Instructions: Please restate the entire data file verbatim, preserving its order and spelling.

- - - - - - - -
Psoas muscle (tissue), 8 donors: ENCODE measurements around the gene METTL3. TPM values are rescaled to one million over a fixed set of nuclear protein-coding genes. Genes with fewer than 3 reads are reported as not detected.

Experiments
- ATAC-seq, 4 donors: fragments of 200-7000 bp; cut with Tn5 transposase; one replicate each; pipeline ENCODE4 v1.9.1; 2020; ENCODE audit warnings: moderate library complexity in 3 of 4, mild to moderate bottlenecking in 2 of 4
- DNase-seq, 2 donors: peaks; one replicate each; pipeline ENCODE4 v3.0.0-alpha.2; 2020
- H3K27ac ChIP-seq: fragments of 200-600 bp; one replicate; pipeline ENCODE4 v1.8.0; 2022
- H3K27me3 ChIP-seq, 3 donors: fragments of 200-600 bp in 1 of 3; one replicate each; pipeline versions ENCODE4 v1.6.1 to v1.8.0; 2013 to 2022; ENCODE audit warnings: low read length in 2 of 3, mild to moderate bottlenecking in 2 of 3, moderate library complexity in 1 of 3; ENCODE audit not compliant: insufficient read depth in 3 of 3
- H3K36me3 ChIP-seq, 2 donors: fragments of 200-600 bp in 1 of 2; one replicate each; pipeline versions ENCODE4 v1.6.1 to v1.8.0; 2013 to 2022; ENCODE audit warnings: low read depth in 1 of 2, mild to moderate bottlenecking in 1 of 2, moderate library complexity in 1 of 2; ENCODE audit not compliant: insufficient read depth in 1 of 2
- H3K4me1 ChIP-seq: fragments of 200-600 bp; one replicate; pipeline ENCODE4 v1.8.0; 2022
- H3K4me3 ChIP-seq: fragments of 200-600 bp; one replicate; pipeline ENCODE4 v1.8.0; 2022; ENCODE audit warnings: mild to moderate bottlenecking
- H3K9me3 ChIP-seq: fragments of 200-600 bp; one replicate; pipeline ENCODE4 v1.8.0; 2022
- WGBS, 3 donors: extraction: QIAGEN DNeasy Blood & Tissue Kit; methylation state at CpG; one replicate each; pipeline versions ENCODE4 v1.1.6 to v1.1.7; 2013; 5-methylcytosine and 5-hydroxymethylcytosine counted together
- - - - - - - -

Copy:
Psoas muscle (tissue), 8 donors: ENCODE measurements around the gene METTL3. TPM values are rescaled to one million over a fixed set of nuclear protein-coding genes. Genes with fewer than 3 reads are reported as not detected.

Experiments
- ATAC-seq, 4 donors: fragments of 200-7000 bp; cut with Tn5 transposase; one replicate each; pipeline ENCODE4 v1.9.1; 2020; ENCODE audit warnings: moderate library complexity in 3 of 4, mild to moderate bottlenecking in 2 of 4
- DNase-seq, 2 donors: peaks; one replicate each; pipeline ENCODE4 v3.0.0-alpha.2; 2020
- H3K27ac ChIP-seq: fragments of 200-600 bp; one replicate; pipeline ENCODE4 v1.8.0; 2022
- H3K27me3 ChIP-seq, 3 donors: fragments of 200-600 bp in 1 of 3; one replicate each; pipeline versions ENCODE4 v1.6.1 to v1.8.0; 2013 to 2022; ENCODE audit warnings: low read length in 2 of 3, mild to moderate bottlenecking in 2 of 3, moderate library complexity in 1 of 3; ENCODE audit not compliant: insufficient read depth in 3 of 3
- H3K36me3 ChIP-seq, 2 donors: fragments of 200-600 bp in 1 of 2; one replicate each; pipeline versions ENCODE4 v1.6.1 to v1.8.0; 2013 to 2022; ENCODE audit warnings: low read depth in 1 of 2, mild to moderate bottlenecking in 1 of 2, moderate library complexity in 1 of 2; ENCODE audit not compliant: insufficient read depth in 1 of 2
- H3K4me1 ChIP-seq: fragments of 200-600 bp; one replicate; pipeline ENCODE4 v1.8.0; 2022
- H3K4me3 ChIP-seq: fragments of 200-600 bp; one replicate; pipeline ENCODE4 v1.8.0; 2022; ENCODE audit warnings: mild to moderate bottlenecking
- H3K9me3 ChIP-seq: fragments of 200-600 bp; one replicate; pipeline ENCODE4 v1.8.0; 2022
- WGBS, 3 donors: extraction: QIAGEN DNeasy Blood & Tissue Kit; methylation state at CpG; one replicate each; pipeline versions ENCODE4 v1.1.6 to v1.1.7; 2013; 5-methylcytosine and 5-hydroxymethylcytosine counted together